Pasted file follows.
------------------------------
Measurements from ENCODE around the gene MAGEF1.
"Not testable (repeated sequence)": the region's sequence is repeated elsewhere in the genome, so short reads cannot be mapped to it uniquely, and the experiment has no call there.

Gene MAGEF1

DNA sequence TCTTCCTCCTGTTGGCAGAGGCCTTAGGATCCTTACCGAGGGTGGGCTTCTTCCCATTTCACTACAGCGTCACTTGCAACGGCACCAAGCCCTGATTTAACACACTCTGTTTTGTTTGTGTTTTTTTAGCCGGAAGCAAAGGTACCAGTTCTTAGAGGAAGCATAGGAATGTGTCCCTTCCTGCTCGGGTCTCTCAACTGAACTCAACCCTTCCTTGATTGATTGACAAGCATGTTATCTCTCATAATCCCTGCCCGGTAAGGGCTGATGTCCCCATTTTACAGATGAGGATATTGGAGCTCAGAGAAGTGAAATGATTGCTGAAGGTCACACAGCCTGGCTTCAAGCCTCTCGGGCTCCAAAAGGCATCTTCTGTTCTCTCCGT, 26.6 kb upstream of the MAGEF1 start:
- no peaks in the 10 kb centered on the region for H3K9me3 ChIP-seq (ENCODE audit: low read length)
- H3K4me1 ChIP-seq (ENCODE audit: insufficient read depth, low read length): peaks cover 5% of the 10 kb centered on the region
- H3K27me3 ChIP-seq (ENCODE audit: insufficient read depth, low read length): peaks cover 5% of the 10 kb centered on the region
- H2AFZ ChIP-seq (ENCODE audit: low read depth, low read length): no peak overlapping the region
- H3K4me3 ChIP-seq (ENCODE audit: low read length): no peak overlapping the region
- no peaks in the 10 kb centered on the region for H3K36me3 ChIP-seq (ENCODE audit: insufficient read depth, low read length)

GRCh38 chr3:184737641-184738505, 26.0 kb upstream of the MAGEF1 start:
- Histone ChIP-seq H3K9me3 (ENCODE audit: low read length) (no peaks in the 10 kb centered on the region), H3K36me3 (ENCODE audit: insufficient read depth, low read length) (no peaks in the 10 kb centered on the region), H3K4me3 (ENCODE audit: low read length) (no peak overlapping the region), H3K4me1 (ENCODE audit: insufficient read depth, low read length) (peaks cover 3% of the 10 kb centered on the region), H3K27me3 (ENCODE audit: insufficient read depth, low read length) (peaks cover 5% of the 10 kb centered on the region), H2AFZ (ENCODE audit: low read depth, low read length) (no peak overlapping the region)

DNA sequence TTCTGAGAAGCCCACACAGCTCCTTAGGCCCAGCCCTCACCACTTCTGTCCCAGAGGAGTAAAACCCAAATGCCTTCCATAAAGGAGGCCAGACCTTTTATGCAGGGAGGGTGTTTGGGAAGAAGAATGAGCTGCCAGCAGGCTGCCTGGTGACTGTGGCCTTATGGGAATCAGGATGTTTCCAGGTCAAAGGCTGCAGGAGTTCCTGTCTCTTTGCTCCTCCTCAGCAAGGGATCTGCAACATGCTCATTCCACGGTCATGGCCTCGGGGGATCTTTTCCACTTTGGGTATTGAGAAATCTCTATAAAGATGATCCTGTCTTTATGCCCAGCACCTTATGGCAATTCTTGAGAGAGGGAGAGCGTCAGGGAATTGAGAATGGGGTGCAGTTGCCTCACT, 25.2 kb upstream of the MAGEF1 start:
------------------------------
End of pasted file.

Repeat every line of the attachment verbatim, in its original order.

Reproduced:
Measurements from ENCODE around the gene MAGEF1.
"Not testable (repeated sequence)": the region's sequence is repeated elsewhere in the genome, so short reads cannot be mapped to it uniquely, and the experiment has no call there.

Gene MAGEF1

DNA sequence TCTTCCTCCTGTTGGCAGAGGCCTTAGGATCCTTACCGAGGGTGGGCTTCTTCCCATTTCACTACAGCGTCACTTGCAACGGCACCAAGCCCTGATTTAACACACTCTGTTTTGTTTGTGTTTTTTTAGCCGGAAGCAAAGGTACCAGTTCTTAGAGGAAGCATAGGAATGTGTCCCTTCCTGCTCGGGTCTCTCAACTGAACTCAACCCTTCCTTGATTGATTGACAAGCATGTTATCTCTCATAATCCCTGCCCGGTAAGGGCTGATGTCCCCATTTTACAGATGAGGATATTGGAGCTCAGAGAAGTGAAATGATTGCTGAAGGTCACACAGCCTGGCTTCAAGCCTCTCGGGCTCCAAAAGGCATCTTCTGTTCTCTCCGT, 26.6 kb upstream of the MAGEF1 start:
- no peaks in the 10 kb centered on the region for H3K9me3 ChIP-seq (ENCODE audit: low read length)
- H3K4me1 ChIP-seq (ENCODE audit: insufficient read depth, low read length): peaks cover 5% of the 10 kb centered on the region
- H3K27me3 ChIP-seq (ENCODE audit: insufficient read depth, low read length): peaks cover 5% of the 10 kb centered on the region
- H2AFZ ChIP-seq (ENCODE audit: low read depth, low read length): no peak overlapping the region
- H3K4me3 ChIP-seq (ENCODE audit: low read length): no peak overlapping the region
- no peaks in the 10 kb centered on the region for H3K36me3 ChIP-seq (ENCODE audit: insufficient read depth, low read length)

GRCh38 chr3:184737641-184738505, 26.0 kb upstream of the MAGEF1 start:
- Histone ChIP-seq H3K9me3 (ENCODE audit: low read length) (no peaks in the 10 kb centered on the region), H3K36me3 (ENCODE audit: insufficient read depth, low read length) (no peaks in the 10 kb centered on the region), H3K4me3 (ENCODE audit: low read length) (no peak overlapping the region), H3K4me1 (ENCODE audit: insufficient read depth, low read length) (peaks cover 3% of the 10 kb centered on the region), H3K27me3 (ENCODE audit: insufficient read depth, low read length) (peaks cover 5% of the 10 kb centered on the region), H2AFZ (ENCODE audit: low read depth, low read length) (no peak overlapping the region)

DNA sequence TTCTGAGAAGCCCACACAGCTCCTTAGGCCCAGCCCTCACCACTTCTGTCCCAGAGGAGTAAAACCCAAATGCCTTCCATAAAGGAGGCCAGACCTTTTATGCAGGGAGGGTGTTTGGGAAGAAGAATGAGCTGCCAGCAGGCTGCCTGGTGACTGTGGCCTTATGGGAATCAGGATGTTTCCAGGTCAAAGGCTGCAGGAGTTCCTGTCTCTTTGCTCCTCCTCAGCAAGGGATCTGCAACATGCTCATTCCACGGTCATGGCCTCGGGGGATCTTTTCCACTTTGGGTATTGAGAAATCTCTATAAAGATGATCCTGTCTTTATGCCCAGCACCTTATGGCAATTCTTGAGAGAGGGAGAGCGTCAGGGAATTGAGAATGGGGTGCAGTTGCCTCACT, 25.2 kb upstream of the MAGEF1 start: